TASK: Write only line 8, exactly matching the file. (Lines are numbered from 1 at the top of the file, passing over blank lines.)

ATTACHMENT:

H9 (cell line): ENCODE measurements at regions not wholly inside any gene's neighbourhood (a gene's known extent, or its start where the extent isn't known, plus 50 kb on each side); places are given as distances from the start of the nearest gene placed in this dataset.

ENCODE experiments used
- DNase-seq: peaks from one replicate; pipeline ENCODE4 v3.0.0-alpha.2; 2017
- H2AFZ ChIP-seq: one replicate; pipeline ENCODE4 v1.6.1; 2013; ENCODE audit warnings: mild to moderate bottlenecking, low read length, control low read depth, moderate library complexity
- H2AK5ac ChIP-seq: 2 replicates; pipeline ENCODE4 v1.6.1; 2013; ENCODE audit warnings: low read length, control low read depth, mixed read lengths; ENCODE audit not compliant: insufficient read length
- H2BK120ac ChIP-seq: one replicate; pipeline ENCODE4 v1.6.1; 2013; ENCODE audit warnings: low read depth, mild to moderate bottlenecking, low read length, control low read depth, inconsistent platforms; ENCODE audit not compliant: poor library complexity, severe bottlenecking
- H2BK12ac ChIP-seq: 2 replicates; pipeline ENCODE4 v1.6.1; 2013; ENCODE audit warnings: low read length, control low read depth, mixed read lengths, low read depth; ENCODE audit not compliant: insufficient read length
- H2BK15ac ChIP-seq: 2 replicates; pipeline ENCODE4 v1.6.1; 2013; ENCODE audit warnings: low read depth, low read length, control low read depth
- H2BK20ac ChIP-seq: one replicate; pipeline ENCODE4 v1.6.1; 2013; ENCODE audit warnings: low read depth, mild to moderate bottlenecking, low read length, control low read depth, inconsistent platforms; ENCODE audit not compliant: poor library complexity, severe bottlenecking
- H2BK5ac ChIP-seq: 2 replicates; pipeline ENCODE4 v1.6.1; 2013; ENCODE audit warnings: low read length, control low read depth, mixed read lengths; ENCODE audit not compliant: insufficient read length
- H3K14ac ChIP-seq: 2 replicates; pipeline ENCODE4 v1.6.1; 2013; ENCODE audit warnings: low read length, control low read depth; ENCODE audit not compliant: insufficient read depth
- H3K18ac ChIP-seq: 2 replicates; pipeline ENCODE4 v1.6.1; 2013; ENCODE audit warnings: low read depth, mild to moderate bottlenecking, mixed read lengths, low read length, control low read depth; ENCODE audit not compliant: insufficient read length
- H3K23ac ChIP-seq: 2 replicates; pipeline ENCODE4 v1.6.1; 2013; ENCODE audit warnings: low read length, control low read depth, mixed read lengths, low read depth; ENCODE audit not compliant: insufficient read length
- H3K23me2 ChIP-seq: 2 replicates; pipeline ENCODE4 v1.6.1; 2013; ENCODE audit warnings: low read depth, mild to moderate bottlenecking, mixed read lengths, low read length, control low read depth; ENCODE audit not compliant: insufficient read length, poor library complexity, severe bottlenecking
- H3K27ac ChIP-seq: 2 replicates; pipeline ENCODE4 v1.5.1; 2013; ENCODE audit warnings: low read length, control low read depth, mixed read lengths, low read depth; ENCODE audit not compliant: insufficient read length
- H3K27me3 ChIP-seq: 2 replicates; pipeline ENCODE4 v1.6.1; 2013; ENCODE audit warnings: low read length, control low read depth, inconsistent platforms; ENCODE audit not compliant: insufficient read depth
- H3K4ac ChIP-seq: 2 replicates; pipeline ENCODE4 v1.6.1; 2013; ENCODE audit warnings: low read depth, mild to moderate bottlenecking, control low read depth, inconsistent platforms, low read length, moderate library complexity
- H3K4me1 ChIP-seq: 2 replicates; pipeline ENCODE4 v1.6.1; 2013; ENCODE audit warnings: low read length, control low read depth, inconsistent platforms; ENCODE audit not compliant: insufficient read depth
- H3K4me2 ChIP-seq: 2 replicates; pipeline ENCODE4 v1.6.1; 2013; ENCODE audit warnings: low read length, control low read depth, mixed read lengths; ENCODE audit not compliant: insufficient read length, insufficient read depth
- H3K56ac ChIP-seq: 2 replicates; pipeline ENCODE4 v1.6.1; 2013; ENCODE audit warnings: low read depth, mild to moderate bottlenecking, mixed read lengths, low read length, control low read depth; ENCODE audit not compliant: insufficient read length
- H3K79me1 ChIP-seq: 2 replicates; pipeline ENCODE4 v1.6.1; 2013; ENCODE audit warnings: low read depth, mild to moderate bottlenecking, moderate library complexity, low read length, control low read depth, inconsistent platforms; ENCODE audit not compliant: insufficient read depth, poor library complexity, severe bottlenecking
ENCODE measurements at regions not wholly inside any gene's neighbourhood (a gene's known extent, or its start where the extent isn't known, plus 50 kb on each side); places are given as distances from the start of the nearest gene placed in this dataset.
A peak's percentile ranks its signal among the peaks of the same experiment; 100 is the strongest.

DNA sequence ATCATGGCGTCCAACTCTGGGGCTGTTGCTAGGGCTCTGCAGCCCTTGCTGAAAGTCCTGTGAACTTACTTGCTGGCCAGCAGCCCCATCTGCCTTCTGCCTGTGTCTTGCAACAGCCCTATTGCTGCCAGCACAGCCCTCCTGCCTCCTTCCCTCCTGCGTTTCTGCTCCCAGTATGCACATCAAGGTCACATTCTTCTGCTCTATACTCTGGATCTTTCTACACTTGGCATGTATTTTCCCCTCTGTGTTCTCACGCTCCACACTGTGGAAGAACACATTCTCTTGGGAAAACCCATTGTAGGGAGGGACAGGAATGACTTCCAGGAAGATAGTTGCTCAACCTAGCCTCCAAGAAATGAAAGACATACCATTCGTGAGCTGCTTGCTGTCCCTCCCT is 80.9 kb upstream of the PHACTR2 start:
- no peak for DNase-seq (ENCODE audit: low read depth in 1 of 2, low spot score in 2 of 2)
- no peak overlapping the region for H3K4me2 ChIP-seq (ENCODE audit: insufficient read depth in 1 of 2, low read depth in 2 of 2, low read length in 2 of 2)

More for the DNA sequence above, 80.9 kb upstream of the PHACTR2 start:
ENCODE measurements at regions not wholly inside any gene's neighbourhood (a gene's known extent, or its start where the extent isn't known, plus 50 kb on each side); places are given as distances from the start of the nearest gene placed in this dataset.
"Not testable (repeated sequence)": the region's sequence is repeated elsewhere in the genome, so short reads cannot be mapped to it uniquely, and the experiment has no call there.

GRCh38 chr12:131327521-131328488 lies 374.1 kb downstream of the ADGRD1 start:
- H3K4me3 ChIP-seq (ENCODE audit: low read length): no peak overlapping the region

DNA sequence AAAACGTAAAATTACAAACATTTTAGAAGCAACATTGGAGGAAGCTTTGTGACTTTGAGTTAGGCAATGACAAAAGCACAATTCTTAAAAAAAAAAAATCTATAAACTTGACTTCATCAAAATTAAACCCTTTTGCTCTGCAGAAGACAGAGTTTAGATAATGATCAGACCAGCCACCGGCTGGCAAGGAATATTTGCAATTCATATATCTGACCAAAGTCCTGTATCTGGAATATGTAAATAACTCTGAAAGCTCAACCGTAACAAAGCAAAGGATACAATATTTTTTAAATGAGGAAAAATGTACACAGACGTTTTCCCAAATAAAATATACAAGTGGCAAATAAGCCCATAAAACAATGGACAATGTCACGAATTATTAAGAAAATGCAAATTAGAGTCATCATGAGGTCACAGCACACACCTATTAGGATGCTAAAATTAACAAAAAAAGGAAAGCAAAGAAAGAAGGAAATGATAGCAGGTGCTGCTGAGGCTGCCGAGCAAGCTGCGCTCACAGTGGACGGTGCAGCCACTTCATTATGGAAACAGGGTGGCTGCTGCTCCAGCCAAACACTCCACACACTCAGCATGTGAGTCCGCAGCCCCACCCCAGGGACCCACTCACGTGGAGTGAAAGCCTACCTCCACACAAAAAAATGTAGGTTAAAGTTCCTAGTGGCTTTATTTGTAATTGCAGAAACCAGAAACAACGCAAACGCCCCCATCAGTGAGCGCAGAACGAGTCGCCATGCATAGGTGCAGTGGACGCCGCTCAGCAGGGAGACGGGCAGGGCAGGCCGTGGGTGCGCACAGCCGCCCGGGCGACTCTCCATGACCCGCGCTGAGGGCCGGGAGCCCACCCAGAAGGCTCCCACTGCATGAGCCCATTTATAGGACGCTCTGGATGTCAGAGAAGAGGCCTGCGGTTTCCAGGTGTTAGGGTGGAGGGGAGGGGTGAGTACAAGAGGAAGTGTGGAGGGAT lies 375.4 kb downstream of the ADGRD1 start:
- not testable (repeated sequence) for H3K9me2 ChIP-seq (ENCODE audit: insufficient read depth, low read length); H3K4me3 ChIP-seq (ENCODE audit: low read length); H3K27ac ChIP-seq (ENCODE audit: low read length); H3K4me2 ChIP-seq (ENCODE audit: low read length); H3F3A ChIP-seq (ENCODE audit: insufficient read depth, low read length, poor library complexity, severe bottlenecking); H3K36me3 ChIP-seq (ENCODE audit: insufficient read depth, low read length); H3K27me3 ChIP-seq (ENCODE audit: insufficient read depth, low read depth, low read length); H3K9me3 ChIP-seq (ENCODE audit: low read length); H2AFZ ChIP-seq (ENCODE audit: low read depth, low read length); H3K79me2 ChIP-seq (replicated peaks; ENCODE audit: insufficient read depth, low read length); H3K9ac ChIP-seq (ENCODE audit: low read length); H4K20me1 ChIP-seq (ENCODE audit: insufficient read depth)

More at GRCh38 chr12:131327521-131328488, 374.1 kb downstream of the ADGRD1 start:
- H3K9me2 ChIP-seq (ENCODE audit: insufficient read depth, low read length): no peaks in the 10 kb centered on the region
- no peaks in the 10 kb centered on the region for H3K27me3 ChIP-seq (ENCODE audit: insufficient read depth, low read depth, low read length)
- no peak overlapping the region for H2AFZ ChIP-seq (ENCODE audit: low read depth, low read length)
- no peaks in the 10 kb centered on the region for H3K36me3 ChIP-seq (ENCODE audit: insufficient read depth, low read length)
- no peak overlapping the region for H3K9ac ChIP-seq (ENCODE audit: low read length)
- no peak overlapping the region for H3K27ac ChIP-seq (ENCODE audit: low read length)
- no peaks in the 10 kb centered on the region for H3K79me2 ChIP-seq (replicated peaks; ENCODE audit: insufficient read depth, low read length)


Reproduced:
- H2BK15ac ChIP-seq: 2 replicates; pipeline ENCODE4 v1.6.1; 2013; ENCODE audit warnings: low read depth, low read length, control low read depth